The City of Cold Lake says using a bit of surplus cash from last year will mean an average 0% tax increase for residents this year.
The residential tax rate is set at 8.3149, the multi-family residential rate is 8.6439, and the non-residential rate is 12.5435. These rates will generate about $20.6 million from properties within the city, which will then be topped up with just over $254,000 from accumulated surplus to balance the city’s $53.5 million operational budget for 2020.
The budget is inclusive of all municipal expenditures and transfers. In 2019, the council used just over $555,000 in surplus to achieve an average zero percent increase as well.
The accumulated surplus is the result of not spending money budgeted for the previous year – often in salaries not spent while positions are being filled, or better-than-expected revenue from investments, for example.
“Council is challenged with a difficult economy and an uncertain future because of the unprecedented situation due to COVID-19,” Mayor Craig Copeland said. “Using accumulated surplus again means that we will need additional revenue, or we will have to look at reducing services in the city, to balance the next budget in 2021. With the uncertainty surrounding the economy and the COVID-19 situation, however, the council felt the best target was a zero percent increase.”
The tax rate is a factor used per $1,000 of property value to determine the amount of taxes a property is required to pay for municipal services. Taxes are based on the assessment, which means that a tax rate increase or decrease does not necessarily mean an increase or decrease in the amount of municipal tax a property owner will pay compared to previous years.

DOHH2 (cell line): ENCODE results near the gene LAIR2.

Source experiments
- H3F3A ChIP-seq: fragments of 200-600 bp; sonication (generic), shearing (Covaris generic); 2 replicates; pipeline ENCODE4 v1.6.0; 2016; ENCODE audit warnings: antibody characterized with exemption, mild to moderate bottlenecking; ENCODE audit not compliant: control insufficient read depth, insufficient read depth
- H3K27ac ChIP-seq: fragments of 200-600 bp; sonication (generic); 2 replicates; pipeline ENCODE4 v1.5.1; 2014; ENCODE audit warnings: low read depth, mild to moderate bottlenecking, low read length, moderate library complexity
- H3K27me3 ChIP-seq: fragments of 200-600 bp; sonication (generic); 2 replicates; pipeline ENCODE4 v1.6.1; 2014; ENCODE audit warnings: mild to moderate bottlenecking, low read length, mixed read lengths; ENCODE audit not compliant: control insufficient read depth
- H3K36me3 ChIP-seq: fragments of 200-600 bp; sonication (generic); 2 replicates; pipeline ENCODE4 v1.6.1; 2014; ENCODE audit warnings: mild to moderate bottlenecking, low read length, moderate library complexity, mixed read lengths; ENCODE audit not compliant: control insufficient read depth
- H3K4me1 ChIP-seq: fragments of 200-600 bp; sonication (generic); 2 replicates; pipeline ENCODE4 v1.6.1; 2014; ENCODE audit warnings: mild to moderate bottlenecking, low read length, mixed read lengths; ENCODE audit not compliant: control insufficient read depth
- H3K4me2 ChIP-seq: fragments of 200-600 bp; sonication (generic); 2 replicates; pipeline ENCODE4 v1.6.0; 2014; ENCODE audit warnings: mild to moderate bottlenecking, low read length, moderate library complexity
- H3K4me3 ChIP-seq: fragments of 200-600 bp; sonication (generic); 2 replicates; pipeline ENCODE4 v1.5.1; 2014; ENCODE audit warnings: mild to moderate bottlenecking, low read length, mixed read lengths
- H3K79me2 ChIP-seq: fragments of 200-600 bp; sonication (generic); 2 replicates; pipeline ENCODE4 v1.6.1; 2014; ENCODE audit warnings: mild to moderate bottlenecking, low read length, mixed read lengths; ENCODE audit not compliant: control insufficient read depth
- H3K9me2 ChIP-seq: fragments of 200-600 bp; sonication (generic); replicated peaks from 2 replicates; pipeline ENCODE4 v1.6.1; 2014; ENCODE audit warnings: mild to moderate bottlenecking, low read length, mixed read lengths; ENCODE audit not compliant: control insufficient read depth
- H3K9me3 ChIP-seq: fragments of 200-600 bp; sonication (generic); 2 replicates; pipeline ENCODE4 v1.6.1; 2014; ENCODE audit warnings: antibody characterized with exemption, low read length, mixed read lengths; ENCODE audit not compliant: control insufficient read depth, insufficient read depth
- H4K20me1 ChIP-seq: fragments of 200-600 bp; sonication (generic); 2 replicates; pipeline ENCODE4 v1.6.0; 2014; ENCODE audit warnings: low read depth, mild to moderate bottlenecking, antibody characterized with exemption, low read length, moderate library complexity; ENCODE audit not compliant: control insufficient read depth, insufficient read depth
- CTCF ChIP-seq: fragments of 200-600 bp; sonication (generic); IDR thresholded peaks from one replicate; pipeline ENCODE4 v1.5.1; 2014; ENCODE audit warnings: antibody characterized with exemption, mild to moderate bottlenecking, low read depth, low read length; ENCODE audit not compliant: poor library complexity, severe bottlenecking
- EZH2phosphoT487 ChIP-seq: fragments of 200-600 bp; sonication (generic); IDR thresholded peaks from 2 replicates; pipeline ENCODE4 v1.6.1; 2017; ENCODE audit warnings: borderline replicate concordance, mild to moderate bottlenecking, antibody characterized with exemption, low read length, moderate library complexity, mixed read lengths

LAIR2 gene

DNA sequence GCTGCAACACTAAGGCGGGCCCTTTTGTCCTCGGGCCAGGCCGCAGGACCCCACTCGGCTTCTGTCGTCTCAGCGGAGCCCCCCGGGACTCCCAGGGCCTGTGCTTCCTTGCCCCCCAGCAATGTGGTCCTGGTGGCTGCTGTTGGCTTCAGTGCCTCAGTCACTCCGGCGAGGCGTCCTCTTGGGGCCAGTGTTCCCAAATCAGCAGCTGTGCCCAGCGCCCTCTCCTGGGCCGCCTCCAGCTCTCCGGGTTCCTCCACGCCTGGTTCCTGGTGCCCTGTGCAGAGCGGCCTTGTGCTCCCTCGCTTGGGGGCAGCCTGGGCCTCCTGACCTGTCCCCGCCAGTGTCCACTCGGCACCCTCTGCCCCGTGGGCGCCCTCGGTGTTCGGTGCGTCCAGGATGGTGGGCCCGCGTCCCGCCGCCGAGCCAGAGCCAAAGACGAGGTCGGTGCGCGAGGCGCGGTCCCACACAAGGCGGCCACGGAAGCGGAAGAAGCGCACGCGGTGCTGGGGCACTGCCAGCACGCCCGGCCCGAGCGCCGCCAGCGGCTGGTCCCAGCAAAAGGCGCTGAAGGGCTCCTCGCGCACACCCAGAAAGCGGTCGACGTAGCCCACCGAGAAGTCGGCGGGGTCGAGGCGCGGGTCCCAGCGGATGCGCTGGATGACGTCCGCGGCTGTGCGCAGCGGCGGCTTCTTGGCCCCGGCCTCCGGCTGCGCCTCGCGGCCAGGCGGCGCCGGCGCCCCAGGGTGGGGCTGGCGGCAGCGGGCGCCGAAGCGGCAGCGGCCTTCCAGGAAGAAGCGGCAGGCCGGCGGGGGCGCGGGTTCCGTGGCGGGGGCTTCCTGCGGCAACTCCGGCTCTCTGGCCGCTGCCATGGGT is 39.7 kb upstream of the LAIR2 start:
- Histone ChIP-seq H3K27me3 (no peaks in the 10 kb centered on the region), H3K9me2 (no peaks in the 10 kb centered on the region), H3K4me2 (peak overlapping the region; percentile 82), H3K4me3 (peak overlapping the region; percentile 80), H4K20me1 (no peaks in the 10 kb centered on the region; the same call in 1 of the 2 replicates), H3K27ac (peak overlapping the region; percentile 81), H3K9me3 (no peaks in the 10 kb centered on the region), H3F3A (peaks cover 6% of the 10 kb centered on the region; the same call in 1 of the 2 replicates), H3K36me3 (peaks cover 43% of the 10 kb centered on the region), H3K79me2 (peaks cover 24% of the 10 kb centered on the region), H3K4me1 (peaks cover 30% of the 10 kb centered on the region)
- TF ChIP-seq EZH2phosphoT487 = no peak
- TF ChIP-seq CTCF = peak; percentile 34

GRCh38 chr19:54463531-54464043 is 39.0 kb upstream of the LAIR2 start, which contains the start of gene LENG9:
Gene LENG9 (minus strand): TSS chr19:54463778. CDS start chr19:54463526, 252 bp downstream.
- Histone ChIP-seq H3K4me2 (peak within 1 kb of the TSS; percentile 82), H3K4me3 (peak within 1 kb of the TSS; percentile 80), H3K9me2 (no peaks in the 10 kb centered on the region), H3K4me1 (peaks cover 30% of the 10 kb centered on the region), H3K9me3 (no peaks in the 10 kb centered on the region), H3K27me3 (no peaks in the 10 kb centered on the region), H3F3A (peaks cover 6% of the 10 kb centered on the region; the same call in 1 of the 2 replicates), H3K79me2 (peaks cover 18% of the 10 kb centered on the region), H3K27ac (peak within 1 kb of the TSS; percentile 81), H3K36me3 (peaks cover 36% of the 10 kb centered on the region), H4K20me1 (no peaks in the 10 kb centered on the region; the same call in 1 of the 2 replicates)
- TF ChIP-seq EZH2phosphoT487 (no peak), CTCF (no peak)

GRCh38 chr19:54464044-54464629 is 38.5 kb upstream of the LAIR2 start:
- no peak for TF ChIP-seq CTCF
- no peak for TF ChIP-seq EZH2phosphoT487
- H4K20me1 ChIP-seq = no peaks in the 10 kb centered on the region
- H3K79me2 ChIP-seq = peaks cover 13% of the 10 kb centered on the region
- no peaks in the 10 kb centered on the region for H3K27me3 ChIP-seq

On average, assessments in the City of Cold Lake dropped by about 3.4 percent. Owners whose assessments are in line with this average will pay the same amount of taxes as last year, while property owners who did not see as much of a drop will pay more. Those whose assessment dropped by more than the average will pay less than the previous year.
“We still have work to do to finalize the distribution of municipal property taxes from ID 349, establish an Intermunicpal Collaboration Framework with the MD of Bonnyville, and receive fair payment from the federal government for its property within the city under its Payment in Lieu of Taxes program,” Copeland said. “A lot is up in the air and council felt that it was best to hold our ground until we are on a more stable footing in terms of knowing what the future will have in store.”
Tax notices will be mailed by the end of the month with a June 30 due date.